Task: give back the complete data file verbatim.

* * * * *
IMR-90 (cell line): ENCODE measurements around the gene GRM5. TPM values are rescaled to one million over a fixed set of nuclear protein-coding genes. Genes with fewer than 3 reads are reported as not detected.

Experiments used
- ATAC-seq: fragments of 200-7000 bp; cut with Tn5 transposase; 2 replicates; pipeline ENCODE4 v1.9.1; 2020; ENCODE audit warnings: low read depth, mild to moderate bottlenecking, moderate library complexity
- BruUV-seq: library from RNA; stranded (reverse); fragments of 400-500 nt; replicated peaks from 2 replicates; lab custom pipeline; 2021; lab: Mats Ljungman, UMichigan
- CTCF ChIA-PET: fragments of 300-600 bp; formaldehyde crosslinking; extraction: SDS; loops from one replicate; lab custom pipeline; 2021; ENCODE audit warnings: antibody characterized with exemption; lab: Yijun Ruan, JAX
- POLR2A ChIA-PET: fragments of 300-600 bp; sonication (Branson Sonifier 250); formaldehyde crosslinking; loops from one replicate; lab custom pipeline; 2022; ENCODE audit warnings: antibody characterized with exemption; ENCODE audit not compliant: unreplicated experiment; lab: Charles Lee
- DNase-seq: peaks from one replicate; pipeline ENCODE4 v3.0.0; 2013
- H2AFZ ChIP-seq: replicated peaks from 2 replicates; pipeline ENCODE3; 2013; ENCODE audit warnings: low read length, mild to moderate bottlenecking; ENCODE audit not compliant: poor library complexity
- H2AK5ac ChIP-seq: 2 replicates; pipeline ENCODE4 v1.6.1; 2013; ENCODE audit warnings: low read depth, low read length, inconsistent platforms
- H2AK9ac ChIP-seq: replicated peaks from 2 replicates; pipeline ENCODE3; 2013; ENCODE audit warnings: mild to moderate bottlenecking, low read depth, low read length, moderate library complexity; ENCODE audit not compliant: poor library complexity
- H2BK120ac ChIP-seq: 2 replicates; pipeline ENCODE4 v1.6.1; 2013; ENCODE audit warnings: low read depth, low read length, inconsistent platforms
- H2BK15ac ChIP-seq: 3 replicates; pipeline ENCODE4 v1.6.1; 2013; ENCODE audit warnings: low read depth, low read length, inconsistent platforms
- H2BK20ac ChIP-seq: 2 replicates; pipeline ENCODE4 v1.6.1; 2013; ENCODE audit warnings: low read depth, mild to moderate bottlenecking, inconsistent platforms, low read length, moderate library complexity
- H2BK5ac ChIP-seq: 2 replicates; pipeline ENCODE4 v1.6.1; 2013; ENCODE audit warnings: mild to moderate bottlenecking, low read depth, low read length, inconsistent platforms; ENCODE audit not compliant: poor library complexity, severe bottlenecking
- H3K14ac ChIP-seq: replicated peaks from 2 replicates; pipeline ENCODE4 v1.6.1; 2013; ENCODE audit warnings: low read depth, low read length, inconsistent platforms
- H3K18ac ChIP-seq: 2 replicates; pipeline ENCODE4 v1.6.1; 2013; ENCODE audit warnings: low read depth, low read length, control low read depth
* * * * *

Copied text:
IMR-90 (cell line): ENCODE measurements around the gene GRM5. TPM values are rescaled to one million over a fixed set of nuclear protein-coding genes. Genes with fewer than 3 reads are reported as not detected.

Experiments used
- ATAC-seq: fragments of 200-7000 bp; cut with Tn5 transposase; 2 replicates; pipeline ENCODE4 v1.9.1; 2020; ENCODE audit warnings: low read depth, mild to moderate bottlenecking, moderate library complexity
- BruUV-seq: library from RNA; stranded (reverse); fragments of 400-500 nt; replicated peaks from 2 replicates; lab custom pipeline; 2021; lab: Mats Ljungman, UMichigan
- CTCF ChIA-PET: fragments of 300-600 bp; formaldehyde crosslinking; extraction: SDS; loops from one replicate; lab custom pipeline; 2021; ENCODE audit warnings: antibody characterized with exemption; lab: Yijun Ruan, JAX
- POLR2A ChIA-PET: fragments of 300-600 bp; sonication (Branson Sonifier 250); formaldehyde crosslinking; loops from one replicate; lab custom pipeline; 2022; ENCODE audit warnings: antibody characterized with exemption; ENCODE audit not compliant: unreplicated experiment; lab: Charles Lee
- DNase-seq: peaks from one replicate; pipeline ENCODE4 v3.0.0; 2013
- H2AFZ ChIP-seq: replicated peaks from 2 replicates; pipeline ENCODE3; 2013; ENCODE audit warnings: low read length, mild to moderate bottlenecking; ENCODE audit not compliant: poor library complexity
- H2AK5ac ChIP-seq: 2 replicates; pipeline ENCODE4 v1.6.1; 2013; ENCODE audit warnings: low read depth, low read length, inconsistent platforms
- H2AK9ac ChIP-seq: replicated peaks from 2 replicates; pipeline ENCODE3; 2013; ENCODE audit warnings: mild to moderate bottlenecking, low read depth, low read length, moderate library complexity; ENCODE audit not compliant: poor library complexity
- H2BK120ac ChIP-seq: 2 replicates; pipeline ENCODE4 v1.6.1; 2013; ENCODE audit warnings: low read depth, low read length, inconsistent platforms
- H2BK15ac ChIP-seq: 3 replicates; pipeline ENCODE4 v1.6.1; 2013; ENCODE audit warnings: low read depth, low read length, inconsistent platforms
- H2BK20ac ChIP-seq: 2 replicates; pipeline ENCODE4 v1.6.1; 2013; ENCODE audit warnings: low read depth, mild to moderate bottlenecking, inconsistent platforms, low read length, moderate library complexity
- H2BK5ac ChIP-seq: 2 replicates; pipeline ENCODE4 v1.6.1; 2013; ENCODE audit warnings: mild to moderate bottlenecking, low read depth, low read length, inconsistent platforms; ENCODE audit not compliant: poor library complexity, severe bottlenecking
- H3K14ac ChIP-seq: replicated peaks from 2 replicates; pipeline ENCODE4 v1.6.1; 2013; ENCODE audit warnings: low read depth, low read length, inconsistent platforms
- H3K18ac ChIP-seq: 2 replicates; pipeline ENCODE4 v1.6.1; 2013; ENCODE audit warnings: low read depth, low read length, control low read depth